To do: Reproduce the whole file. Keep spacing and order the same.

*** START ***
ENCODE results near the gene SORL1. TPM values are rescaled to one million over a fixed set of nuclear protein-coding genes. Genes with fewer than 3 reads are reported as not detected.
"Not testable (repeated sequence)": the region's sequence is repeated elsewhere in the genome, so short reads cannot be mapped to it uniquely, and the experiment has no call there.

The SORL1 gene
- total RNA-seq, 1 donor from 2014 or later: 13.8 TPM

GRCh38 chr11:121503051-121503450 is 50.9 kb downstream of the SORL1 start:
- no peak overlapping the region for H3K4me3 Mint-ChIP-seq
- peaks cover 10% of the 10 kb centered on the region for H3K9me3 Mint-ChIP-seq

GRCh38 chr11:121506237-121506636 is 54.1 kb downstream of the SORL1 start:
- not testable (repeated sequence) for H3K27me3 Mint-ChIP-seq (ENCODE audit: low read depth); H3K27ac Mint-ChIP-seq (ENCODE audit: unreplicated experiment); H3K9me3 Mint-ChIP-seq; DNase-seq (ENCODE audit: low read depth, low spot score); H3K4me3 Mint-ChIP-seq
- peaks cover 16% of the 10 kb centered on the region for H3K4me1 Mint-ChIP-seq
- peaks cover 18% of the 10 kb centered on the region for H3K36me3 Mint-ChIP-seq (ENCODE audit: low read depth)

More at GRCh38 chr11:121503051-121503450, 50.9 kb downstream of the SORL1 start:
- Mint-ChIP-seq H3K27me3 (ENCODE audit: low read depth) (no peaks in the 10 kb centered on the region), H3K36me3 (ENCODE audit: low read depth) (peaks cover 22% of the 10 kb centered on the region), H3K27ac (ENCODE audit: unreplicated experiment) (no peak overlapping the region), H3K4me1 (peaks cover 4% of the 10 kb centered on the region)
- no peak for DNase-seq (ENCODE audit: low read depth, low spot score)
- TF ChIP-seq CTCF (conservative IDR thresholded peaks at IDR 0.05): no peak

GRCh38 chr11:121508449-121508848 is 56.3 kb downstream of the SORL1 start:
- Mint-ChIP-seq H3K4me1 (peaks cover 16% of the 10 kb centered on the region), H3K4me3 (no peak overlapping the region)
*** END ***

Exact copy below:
ENCODE results near the gene SORL1. TPM values are rescaled to one million over a fixed set of nuclear protein-coding genes. Genes with fewer than 3 reads are reported as not detected.
"Not testable (repeated sequence)": the region's sequence is repeated elsewhere in the genome, so short reads cannot be mapped to it uniquely, and the experiment has no call there.

The SORL1 gene
- total RNA-seq, 1 donor from 2014 or later: 13.8 TPM

GRCh38 chr11:121503051-121503450 is 50.9 kb downstream of the SORL1 start:
- no peak overlapping the region for H3K4me3 Mint-ChIP-seq
- peaks cover 10% of the 10 kb centered on the region for H3K9me3 Mint-ChIP-seq

GRCh38 chr11:121506237-121506636 is 54.1 kb downstream of the SORL1 start:
- not testable (repeated sequence) for H3K27me3 Mint-ChIP-seq (ENCODE audit: low read depth); H3K27ac Mint-ChIP-seq (ENCODE audit: unreplicated experiment); H3K9me3 Mint-ChIP-seq; DNase-seq (ENCODE audit: low read depth, low spot score); H3K4me3 Mint-ChIP-seq
- peaks cover 16% of the 10 kb centered on the region for H3K4me1 Mint-ChIP-seq
- peaks cover 18% of the 10 kb centered on the region for H3K36me3 Mint-ChIP-seq (ENCODE audit: low read depth)

More at GRCh38 chr11:121503051-121503450, 50.9 kb downstream of the SORL1 start:
- Mint-ChIP-seq H3K27me3 (ENCODE audit: low read depth) (no peaks in the 10 kb centered on the region), H3K36me3 (ENCODE audit: low read depth) (peaks cover 22% of the 10 kb centered on the region), H3K27ac (ENCODE audit: unreplicated experiment) (no peak overlapping the region), H3K4me1 (peaks cover 4% of the 10 kb centered on the region)
- no peak for DNase-seq (ENCODE audit: low read depth, low spot score)
- TF ChIP-seq CTCF (conservative IDR thresholded peaks at IDR 0.05): no peak

GRCh38 chr11:121508449-121508848 is 56.3 kb downstream of the SORL1 start:
- Mint-ChIP-seq H3K4me1 (peaks cover 16% of the 10 kb centered on the region), H3K4me3 (no peak overlapping the region)